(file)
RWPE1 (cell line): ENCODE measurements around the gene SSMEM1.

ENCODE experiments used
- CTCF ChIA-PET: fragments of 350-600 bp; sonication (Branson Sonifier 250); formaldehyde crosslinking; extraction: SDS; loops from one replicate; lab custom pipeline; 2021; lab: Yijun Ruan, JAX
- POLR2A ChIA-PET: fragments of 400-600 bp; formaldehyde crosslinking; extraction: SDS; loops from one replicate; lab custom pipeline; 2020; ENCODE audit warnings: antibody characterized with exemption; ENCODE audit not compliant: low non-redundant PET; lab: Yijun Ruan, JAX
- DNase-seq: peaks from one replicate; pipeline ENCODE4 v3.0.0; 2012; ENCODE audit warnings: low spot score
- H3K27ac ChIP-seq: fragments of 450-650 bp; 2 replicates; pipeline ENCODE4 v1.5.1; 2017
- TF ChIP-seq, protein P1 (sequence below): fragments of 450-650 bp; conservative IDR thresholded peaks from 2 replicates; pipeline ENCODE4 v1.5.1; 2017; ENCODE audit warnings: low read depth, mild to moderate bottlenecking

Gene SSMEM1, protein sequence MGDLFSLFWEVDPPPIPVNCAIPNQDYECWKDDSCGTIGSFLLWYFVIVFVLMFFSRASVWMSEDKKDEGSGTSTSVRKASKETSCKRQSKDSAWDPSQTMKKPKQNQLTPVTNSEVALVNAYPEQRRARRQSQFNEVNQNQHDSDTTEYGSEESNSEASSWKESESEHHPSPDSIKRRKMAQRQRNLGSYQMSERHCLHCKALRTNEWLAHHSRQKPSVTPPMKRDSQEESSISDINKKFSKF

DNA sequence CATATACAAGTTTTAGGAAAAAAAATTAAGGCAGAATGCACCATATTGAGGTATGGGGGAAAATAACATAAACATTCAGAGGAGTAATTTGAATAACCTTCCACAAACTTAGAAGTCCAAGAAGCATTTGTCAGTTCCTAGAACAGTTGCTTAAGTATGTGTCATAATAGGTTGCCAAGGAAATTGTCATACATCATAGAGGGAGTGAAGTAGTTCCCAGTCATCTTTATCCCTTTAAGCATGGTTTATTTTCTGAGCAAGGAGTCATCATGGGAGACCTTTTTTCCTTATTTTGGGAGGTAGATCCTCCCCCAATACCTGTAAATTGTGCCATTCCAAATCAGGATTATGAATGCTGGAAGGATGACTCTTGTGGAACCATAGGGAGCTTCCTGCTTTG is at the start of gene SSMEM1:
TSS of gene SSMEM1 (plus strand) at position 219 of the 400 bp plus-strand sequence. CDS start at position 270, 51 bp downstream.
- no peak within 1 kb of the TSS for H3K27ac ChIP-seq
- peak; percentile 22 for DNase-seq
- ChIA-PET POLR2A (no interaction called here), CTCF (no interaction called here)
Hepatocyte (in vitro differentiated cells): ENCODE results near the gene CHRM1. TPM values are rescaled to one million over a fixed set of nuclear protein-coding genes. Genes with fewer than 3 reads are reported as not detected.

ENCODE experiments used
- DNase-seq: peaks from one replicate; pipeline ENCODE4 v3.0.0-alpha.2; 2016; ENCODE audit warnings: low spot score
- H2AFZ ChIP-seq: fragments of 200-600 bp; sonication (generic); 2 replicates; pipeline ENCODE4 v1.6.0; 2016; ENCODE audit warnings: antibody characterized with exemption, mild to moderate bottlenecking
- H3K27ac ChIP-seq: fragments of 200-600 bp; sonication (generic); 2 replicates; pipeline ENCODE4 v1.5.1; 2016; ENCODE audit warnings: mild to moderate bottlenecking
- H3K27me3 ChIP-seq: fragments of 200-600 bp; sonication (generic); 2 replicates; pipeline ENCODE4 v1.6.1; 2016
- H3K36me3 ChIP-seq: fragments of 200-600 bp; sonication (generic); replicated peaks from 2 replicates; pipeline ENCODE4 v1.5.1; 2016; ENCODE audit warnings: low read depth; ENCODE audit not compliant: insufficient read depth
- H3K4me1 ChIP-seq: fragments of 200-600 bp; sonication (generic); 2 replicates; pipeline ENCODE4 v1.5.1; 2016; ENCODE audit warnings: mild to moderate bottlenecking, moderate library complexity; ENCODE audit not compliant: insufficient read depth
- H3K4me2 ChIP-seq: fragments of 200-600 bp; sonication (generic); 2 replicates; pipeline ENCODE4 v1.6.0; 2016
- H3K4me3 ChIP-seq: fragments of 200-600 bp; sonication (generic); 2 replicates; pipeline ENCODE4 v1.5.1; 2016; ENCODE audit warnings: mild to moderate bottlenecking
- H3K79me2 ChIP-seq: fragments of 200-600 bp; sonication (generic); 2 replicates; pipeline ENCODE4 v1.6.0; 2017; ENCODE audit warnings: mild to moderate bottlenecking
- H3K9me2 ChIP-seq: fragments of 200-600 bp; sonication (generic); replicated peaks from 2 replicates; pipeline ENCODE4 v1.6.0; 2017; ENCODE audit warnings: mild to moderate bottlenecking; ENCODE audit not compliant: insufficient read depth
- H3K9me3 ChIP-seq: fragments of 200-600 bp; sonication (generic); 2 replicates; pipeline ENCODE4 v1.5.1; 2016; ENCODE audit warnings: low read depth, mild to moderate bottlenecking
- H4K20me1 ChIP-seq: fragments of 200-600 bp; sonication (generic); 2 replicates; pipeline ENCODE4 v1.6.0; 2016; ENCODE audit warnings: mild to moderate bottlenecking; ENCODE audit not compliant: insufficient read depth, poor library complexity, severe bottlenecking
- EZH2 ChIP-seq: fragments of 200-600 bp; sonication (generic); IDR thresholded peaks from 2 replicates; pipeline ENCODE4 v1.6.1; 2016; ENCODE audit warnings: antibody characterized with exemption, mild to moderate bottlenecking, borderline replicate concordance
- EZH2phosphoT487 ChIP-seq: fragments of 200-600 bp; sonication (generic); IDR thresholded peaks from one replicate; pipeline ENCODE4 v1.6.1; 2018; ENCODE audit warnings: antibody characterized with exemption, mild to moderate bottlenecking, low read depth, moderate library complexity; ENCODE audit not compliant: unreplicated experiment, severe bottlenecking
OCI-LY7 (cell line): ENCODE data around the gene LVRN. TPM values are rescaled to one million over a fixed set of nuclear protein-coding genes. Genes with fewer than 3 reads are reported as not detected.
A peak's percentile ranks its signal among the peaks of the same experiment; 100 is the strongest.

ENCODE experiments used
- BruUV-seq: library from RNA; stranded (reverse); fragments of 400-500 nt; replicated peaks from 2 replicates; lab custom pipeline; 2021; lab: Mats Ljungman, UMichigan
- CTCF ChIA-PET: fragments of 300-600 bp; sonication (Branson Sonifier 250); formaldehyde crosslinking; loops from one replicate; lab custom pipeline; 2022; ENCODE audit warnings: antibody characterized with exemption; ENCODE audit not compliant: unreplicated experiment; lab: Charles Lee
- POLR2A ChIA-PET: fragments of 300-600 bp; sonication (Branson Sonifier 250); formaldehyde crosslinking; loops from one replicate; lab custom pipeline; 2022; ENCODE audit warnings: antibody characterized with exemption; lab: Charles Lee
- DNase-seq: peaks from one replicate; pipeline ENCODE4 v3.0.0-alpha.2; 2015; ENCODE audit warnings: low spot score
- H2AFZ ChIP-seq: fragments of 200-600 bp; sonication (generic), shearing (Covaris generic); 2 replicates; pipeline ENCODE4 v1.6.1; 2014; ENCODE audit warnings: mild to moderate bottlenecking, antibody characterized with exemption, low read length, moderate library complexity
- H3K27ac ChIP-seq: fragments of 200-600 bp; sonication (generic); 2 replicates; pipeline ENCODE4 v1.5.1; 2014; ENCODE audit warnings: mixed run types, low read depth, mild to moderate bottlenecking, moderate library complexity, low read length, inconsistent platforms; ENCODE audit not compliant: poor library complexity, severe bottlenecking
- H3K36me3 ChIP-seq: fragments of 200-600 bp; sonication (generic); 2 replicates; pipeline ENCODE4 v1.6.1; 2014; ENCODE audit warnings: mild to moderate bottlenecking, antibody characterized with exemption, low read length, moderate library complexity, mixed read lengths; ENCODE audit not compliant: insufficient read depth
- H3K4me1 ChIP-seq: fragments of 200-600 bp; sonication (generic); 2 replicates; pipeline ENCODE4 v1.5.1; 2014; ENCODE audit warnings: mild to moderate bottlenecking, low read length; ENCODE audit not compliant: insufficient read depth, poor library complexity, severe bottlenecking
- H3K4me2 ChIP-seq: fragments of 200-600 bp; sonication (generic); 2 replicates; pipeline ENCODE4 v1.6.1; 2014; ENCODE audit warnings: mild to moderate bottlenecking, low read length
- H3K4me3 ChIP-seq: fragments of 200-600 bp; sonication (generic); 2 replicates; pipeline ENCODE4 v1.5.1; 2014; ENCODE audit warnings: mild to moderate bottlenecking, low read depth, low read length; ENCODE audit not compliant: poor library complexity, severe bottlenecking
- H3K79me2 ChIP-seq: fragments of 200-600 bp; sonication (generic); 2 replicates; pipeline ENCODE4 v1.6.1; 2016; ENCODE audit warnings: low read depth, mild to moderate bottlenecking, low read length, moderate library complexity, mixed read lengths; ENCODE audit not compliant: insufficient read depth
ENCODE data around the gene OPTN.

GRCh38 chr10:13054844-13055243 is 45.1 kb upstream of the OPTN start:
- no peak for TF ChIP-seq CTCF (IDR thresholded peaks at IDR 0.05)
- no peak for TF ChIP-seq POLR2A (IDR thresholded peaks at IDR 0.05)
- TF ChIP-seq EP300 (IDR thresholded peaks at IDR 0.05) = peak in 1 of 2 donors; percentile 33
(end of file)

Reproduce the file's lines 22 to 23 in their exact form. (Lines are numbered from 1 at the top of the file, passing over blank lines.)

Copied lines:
- H3K4me2 ChIP-seq: fragments of 200-600 bp; sonication (generic); 2 replicates; pipeline ENCODE4 v1.6.0; 2016
- H3K4me3 ChIP-seq: fragments of 200-600 bp; sonication (generic); 2 replicates; pipeline ENCODE4 v1.5.1; 2016; ENCODE audit warnings: mild to moderate bottlenecking